DISCUSSION OR DISTRACTION?

Twice as Many Employees as Managers Believe Water Cooler Chats Increase Productivity, Survey Says

MENLO PARK, CA -- The gift of gab can lead to improved work performance, according to employees, but managers may beg to differ. In recent surveys, 40 percent of workers said water cooler conversations increase productivity by providing opportunities for employee bonding; only 21 percent of executives polled agreed.

The surveys were developed by OfficeTeam, a leading staffing service specializing in the placement of highly skilled administrative professionals. They were conducted by an independent research firm and include responses from 150 senior executives at the nation’s 1,000 largest companies, as well as 539 full- or part-time office workers.

Executives and employees were asked, “Which of the following most closely resembles your views on the impact office water cooler chatter has on productivity?” Their responses: 

    Employees   Managers

Increases productivity by encouraging
workers to bond with each other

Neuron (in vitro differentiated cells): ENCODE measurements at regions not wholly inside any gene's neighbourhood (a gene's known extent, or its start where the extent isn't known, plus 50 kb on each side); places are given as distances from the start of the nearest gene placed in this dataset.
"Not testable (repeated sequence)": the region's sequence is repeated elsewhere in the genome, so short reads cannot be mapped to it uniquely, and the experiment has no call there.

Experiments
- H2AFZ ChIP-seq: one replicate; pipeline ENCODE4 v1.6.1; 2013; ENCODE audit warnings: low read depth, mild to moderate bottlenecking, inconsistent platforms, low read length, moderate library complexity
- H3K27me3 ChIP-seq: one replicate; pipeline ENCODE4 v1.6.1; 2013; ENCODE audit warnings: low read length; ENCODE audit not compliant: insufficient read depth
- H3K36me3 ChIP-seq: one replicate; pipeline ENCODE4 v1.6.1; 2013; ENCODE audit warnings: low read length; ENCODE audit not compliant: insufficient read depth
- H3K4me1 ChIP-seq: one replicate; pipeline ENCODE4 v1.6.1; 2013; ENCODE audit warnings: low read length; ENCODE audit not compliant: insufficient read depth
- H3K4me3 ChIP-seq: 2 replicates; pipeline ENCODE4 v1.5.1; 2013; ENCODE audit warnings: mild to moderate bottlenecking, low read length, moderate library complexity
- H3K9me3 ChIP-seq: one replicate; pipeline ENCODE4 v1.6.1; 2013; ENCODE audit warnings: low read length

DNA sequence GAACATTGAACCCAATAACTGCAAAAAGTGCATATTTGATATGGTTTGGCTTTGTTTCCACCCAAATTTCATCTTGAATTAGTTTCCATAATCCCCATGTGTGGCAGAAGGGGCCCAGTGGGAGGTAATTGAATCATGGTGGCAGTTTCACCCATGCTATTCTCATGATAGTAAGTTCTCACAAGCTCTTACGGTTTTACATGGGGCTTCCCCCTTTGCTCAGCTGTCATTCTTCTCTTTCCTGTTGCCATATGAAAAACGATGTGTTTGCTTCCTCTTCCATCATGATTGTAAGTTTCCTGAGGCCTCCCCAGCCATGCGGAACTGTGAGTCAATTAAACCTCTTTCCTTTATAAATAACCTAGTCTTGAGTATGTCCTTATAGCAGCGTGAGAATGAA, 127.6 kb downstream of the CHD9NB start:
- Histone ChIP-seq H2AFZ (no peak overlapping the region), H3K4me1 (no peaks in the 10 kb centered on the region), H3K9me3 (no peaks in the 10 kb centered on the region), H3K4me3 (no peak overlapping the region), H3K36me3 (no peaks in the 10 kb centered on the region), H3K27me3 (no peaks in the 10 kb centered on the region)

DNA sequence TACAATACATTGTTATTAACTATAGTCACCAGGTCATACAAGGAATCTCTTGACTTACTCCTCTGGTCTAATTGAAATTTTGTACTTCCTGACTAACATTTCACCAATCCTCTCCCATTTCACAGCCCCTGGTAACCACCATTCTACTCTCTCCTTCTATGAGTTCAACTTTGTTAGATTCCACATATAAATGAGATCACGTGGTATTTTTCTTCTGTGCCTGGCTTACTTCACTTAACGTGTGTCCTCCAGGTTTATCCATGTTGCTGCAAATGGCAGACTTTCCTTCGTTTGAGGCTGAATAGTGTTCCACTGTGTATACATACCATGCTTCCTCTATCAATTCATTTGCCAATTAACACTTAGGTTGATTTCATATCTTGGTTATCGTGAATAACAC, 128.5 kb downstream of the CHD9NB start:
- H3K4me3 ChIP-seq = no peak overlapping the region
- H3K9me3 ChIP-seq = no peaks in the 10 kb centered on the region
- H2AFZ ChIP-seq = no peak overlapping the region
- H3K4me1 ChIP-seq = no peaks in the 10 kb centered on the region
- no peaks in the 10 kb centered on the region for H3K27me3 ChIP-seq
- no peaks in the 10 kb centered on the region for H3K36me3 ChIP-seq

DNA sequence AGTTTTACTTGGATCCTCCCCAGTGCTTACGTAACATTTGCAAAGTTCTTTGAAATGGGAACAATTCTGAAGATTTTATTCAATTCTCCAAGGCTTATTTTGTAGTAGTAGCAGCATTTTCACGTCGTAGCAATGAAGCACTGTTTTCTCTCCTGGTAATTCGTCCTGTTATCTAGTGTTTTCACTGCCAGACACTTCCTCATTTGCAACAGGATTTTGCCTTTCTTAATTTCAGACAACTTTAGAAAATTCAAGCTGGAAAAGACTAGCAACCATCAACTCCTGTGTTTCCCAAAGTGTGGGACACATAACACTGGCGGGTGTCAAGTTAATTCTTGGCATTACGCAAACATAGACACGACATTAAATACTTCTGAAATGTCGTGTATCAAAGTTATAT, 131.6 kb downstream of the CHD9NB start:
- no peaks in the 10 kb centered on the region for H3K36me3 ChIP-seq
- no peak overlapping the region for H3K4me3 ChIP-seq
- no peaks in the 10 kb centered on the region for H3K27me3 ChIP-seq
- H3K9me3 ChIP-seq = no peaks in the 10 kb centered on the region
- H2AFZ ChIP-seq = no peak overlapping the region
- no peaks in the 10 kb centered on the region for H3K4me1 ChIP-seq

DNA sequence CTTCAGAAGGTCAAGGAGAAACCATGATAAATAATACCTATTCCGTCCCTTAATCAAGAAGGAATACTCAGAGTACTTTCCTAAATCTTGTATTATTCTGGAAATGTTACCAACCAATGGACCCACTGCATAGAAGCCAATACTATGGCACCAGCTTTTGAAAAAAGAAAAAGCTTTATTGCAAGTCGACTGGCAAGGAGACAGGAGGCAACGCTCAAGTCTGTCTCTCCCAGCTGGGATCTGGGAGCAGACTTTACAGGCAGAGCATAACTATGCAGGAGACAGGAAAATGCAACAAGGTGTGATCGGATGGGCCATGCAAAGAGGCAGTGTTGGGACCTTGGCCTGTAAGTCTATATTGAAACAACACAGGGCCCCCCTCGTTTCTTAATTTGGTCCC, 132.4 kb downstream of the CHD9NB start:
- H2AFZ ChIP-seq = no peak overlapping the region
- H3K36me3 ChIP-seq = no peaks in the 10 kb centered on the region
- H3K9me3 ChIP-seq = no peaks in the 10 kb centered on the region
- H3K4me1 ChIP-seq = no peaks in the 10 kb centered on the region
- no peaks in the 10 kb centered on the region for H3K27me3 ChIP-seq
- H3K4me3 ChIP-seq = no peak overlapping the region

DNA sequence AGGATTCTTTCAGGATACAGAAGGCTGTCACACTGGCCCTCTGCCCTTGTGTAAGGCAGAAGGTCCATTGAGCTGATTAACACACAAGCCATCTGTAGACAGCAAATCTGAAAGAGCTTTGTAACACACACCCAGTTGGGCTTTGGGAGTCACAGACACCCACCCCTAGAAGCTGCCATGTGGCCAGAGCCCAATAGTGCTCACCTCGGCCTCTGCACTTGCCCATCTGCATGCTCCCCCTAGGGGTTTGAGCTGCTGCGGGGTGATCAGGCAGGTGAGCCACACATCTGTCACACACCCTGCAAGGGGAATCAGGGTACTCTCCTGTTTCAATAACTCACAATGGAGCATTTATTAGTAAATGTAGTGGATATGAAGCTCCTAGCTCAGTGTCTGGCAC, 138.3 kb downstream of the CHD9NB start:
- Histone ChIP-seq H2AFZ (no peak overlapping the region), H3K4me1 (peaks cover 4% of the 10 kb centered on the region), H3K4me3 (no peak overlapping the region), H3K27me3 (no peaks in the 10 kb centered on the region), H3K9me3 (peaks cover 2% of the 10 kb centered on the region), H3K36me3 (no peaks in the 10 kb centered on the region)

40%

  21%
Has no effect on productivity  

30%

  41%
Decreases productivity due to time wasted  

26%

  34%
Don’t know/no answer  

    4%

      4%
   

100%

  100%

“Informal discussions at the water cooler or in the lunchroom can often lead to new ideas, stronger work relationships and improved team camaraderie, which, in turn, can increase productivity,” said Diane Domeyer, executive director of OfficeTeam.

Domeyer advises, however, that this is true up to a point. “Conversations should not interfere with work that needs to be done. If talks steer away from business issues and continue for extended periods of time, it’s distracting to others. In these cases, the dialogue should be continued after office hours.”

OfficeTeam has more than 300 locations worldwide and offers online job search services at www.officeteam.com.


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